Alissa Melinger, Thomas Pechmann, and Sandra Pappert
Speech production involves the transformation of a to-be-expressed idea, or message, into lexical and grammatical content. Given the generally recognised separation of functional and positional processes, it has been argued that case assignment is within the domain of functional processes (or within Dell's syntactic stage). This article focuses on case assignment, which is achieved during the grammatical encoding stage of utterance planning. Early proposals for sentence production models were highly influenced by the distribution and characteristics of naturally occurring speech errors. More recent revisions of these models have been further influenced by experimental investigations into structural and word order alternations using a method called syntactic priming. This article first lays out in gross terms the general views of the stages necessary for sentence production. It then discusses the evidence that has supported the various stages of the production models and how they directly or indirectly inform us about the processes responsible for case assignment in sentence production. This includes evidence for and against (radical or weak) incrementality and evidence for lexical guidance (or verb primacy) in functional assignment.
Markus Bader and Monique Lamers
Research on human language comprehension has been heavily influenced by properties of the English language. Since case plays only a minor role in English, its role for language comprehension has only recently become a topic for extensive research on psycholinguistics. In the psycholinguistic literature, these processes are called the human parsing mechanism or the human sentence processing mechanism (HSPM). According to the Strong Competence Hypothesis, the syntactic structures computed by the HSPM are exactly those structures that are specified by the competence grammar. This article assumes that the HSPM computes phrase-structure representations enriched by various syntactic features, in particular case features on noun phrases. After providing a short introduction into current research concerned with the HSPM, it explores how syntactic functions are assigned in the face of morphological case ambiguity, the role of case for identifying clause boundaries in languages like Japanese and Korean, the problem of syntactic ambiguity resolution, and whether markedness distinctions that have been postulated to obtain between different cases are reflected in language comprehension.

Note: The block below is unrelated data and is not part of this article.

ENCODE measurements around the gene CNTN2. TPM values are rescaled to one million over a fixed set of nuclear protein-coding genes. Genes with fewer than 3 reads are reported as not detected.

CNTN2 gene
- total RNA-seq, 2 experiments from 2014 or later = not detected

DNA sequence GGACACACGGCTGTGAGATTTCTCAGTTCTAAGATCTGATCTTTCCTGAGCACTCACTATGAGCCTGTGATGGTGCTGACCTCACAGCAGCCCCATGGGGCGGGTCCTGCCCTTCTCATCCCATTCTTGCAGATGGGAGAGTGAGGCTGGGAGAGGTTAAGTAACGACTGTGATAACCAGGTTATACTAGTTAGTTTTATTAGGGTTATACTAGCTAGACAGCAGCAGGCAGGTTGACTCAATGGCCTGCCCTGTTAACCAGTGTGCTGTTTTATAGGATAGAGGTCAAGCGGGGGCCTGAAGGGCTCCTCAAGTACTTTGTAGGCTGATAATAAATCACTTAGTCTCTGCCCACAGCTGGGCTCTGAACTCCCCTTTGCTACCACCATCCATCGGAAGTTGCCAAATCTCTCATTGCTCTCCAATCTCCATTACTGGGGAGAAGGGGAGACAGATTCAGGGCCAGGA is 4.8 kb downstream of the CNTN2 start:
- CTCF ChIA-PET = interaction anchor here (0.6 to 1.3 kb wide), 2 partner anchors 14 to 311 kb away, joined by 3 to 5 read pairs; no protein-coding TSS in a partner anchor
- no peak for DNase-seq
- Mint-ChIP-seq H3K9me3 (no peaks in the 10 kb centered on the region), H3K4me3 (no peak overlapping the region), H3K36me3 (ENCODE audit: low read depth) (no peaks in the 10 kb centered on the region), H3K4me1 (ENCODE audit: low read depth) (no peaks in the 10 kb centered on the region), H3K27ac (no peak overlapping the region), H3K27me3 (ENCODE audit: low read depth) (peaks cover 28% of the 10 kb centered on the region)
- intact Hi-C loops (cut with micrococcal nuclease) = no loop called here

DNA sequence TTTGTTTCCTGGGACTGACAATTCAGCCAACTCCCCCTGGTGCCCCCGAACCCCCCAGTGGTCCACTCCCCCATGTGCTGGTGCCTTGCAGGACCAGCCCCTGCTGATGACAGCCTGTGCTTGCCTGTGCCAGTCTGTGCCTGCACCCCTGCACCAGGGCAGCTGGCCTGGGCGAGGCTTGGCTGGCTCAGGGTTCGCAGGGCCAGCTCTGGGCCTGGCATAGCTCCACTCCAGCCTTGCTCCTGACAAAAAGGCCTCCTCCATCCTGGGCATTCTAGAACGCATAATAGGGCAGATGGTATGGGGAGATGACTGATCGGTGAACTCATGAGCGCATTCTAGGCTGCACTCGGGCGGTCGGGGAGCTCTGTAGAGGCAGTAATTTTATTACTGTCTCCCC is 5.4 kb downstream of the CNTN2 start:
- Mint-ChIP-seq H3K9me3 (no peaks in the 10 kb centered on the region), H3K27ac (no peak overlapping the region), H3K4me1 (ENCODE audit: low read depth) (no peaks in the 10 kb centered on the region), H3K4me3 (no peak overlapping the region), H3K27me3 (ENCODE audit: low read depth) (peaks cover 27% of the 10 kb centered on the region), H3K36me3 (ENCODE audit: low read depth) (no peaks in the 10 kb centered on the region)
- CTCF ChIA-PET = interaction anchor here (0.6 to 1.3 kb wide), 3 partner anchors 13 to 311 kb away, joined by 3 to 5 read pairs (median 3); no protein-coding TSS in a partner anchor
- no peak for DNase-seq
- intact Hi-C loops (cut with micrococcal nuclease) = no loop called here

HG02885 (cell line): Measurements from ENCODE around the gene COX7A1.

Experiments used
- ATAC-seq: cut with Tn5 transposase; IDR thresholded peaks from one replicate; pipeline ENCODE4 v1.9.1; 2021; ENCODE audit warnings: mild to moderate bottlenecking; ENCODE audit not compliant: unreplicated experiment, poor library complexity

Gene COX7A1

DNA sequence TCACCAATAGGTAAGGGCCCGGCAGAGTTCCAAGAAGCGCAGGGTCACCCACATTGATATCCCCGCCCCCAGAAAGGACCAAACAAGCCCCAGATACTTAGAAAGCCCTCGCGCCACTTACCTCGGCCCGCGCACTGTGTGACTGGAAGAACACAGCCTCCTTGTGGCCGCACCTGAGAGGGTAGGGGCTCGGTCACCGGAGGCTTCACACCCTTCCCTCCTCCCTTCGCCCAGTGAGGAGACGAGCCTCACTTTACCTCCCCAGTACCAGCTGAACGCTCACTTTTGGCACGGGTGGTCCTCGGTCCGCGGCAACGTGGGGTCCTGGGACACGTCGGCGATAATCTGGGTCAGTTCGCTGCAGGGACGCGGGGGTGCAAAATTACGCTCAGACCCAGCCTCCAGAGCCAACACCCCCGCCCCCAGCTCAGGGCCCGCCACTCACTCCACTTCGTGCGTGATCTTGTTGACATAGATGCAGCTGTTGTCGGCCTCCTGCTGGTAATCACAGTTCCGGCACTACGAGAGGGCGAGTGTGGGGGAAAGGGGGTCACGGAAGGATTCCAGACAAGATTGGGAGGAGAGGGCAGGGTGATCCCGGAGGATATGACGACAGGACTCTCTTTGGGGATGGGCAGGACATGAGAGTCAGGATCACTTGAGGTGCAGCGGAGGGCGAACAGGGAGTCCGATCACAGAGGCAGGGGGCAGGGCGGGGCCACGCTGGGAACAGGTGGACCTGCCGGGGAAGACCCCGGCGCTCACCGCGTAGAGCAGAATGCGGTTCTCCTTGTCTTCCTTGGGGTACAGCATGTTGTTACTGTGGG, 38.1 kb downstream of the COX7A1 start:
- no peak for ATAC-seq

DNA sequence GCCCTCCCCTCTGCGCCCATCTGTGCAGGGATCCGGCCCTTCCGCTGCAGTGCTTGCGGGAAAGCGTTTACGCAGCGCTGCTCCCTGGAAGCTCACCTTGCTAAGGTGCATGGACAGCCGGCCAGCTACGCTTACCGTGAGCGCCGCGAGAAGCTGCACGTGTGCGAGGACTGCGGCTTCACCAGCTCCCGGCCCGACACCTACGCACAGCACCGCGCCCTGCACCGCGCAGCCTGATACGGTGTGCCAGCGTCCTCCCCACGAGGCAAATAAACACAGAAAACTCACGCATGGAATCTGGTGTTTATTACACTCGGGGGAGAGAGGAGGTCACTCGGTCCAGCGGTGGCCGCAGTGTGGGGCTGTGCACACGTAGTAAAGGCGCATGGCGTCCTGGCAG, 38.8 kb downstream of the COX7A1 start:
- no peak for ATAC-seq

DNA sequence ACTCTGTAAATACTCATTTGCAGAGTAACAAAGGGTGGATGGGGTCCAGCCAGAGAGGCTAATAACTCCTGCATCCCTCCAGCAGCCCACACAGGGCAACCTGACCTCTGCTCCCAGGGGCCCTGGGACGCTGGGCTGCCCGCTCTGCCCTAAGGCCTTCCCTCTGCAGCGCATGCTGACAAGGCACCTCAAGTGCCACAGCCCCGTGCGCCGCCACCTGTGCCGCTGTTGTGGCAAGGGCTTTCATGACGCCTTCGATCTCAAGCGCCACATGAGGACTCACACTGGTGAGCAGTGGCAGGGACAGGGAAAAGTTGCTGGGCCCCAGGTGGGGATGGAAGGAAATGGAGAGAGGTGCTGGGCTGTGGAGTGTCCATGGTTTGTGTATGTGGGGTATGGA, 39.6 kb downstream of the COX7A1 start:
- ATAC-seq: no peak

This article examines the relation between the study of comparative syntax and language disorders. It aims to demonstrate ways in which research on impaired language interacts with syntactic theory. The article shows that the study of impaired language interacts with comparative syntax in particular, a research program which aims at understanding human language by comparing and contrasting the behavior or properties of several languages with respect to certain syntactic structures or types of phenomena. It also discusses several types of language therapy.
Edson T. Miyamoto
This article reviews the research investigating how sentences are processed in Japanese, reporting a controversy involving head-final languages and summarizing related experimental results in Japanese. It also describes how clause boundaries are determined in Japanese and how readers recover from initial misanalyses. The processing of long-distance dependencies for fronted wh-phrases is then discussed. Furthermore, the work related to such dependencies in relative clauses, scrambling, and in-situ wh-phrases is addressed. The processing of filler-gap dependencies has been shown to underline a variety of phenomena across a number of different languages. The results indicate that the difficulty in processing simple sentences with scrambled order is relatively small and may not be detected in self-paced reading. It remains to be seen whether the competition model is able to cover constructions more complex than the single-clause structures usually examined.
Christina L. Gagné
Psycholinguistic research is concerned not just with the structure of language, but also with how such structure is represented and used. In short, psycholinguists study how language is acquired, represented, and used by the human mind. Compound words offer an interesting test case for psycholinguistic theories because even though they represent a unified concept, like simple words, they also embody an underlying structure, like phrases and sentences. This chapter provides an overview of experimental psycholinguistics, and, in particular, discusses theoretical approaches taken concerning the representation and processing of compounds, and factors that influence compound processing. It also discusses current directions and issues in psycholinguistic research.